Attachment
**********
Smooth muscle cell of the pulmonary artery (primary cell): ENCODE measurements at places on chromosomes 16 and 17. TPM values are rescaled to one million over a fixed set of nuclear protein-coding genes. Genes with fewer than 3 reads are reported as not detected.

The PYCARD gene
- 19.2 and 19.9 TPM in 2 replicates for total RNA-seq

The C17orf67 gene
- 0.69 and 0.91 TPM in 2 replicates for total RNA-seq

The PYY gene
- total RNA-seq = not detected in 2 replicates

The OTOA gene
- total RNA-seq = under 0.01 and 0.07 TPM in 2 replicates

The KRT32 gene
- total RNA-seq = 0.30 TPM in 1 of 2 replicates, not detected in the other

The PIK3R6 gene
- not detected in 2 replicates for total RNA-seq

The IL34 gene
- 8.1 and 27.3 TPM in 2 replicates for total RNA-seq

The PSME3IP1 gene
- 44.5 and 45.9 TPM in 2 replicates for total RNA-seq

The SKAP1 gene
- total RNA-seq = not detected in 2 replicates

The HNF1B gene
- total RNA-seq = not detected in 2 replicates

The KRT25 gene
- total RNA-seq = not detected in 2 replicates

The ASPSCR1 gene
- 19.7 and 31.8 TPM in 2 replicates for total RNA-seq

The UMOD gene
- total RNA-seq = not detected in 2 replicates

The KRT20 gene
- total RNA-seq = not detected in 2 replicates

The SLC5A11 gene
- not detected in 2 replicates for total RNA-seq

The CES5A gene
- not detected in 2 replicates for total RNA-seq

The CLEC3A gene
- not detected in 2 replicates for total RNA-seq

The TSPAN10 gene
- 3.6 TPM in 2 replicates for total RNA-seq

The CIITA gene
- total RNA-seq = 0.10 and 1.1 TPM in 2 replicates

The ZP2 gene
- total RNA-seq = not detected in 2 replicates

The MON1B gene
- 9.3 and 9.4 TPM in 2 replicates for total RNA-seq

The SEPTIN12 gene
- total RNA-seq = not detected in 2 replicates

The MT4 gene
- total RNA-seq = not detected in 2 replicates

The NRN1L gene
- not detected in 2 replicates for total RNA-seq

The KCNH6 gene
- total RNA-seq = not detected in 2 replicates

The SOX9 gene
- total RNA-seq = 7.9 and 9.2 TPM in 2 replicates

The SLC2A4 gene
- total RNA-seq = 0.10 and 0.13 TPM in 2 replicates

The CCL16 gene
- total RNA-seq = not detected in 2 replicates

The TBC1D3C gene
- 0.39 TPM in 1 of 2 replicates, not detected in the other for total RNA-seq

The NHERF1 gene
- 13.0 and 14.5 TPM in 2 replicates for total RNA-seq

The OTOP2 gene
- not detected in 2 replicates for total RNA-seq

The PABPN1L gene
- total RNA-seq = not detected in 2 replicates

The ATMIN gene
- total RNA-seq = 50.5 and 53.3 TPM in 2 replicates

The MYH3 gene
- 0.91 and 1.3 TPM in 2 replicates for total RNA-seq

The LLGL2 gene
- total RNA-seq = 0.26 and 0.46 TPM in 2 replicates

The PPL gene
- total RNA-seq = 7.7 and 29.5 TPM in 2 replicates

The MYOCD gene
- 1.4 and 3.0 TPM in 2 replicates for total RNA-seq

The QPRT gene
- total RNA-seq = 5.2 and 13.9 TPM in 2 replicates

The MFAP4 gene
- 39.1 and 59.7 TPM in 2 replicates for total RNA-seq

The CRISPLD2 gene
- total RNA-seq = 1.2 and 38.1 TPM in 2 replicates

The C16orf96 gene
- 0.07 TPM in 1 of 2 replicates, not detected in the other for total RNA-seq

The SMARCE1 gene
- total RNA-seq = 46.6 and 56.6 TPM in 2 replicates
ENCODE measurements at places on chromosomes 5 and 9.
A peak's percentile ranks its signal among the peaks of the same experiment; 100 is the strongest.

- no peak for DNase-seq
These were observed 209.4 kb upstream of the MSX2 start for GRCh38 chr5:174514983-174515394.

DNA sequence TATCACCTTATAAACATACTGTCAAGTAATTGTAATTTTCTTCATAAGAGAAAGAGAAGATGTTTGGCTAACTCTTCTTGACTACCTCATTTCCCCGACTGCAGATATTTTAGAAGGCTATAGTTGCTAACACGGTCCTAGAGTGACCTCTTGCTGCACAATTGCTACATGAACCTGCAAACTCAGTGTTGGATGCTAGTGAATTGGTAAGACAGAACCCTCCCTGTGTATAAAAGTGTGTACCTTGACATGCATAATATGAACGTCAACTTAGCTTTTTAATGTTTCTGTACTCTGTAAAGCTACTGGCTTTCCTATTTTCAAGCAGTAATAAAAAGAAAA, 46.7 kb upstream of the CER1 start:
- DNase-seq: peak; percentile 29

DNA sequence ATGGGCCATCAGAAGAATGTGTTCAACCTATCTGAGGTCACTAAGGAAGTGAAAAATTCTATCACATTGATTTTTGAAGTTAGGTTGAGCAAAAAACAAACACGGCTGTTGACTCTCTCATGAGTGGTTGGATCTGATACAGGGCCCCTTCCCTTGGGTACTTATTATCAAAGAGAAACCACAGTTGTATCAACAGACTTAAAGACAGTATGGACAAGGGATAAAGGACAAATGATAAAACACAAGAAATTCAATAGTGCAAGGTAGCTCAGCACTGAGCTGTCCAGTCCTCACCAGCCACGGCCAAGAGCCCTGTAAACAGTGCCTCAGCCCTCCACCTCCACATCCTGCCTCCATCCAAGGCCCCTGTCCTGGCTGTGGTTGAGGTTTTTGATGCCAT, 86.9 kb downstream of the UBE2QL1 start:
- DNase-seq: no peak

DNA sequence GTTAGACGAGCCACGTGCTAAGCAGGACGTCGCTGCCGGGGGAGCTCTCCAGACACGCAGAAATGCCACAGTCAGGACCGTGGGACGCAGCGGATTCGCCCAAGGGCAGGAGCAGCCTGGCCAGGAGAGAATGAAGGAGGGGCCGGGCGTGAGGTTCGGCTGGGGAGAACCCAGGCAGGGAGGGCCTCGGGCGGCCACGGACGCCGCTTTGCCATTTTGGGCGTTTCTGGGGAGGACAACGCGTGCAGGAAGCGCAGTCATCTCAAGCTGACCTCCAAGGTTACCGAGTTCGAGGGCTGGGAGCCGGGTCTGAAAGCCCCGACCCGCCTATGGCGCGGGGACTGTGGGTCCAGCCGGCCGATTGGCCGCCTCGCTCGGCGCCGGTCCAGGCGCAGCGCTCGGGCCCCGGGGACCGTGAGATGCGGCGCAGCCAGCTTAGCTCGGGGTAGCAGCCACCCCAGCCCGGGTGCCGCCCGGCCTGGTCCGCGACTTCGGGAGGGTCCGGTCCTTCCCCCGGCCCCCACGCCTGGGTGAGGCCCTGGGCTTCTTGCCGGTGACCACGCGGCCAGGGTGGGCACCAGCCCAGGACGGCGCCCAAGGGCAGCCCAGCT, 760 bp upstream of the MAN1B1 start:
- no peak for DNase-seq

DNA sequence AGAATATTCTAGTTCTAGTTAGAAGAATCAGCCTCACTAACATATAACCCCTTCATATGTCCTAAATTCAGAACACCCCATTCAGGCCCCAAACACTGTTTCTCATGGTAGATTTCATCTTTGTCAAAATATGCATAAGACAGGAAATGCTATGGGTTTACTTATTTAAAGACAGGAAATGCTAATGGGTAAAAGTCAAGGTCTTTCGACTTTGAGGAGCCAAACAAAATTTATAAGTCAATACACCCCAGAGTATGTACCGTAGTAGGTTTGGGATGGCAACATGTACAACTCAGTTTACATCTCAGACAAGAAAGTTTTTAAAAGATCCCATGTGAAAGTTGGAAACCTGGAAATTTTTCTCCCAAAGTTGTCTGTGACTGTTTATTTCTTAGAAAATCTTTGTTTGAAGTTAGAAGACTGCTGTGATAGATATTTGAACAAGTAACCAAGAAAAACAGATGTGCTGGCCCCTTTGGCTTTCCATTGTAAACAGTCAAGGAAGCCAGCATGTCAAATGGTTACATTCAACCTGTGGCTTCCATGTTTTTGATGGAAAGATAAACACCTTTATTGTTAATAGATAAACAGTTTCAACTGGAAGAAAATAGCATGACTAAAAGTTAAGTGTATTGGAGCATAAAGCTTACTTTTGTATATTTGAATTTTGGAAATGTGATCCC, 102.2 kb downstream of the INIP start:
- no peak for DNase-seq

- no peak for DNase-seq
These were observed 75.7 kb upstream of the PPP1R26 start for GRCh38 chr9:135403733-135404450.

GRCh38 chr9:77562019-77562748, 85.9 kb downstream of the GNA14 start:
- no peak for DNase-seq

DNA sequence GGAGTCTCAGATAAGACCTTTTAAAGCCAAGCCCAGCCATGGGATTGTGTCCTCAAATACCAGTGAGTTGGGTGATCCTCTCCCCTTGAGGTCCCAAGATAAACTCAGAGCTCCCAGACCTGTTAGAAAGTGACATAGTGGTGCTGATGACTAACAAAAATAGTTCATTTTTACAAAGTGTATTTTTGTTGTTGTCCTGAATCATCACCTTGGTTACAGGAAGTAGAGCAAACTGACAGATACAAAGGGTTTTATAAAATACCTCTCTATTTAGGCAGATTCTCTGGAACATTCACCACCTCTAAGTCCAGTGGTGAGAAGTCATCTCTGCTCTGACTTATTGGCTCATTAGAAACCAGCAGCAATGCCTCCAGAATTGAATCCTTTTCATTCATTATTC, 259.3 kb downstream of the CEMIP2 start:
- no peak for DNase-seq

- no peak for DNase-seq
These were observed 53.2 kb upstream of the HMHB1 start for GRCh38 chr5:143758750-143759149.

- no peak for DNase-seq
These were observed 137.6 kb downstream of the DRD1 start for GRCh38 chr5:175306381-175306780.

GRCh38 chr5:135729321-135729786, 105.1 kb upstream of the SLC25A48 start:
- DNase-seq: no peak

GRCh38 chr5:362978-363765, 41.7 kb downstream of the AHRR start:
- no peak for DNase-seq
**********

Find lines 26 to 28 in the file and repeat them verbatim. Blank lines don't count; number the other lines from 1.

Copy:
The UMOD gene
- total RNA-seq = not detected in 2 replicates

The KRT20 gene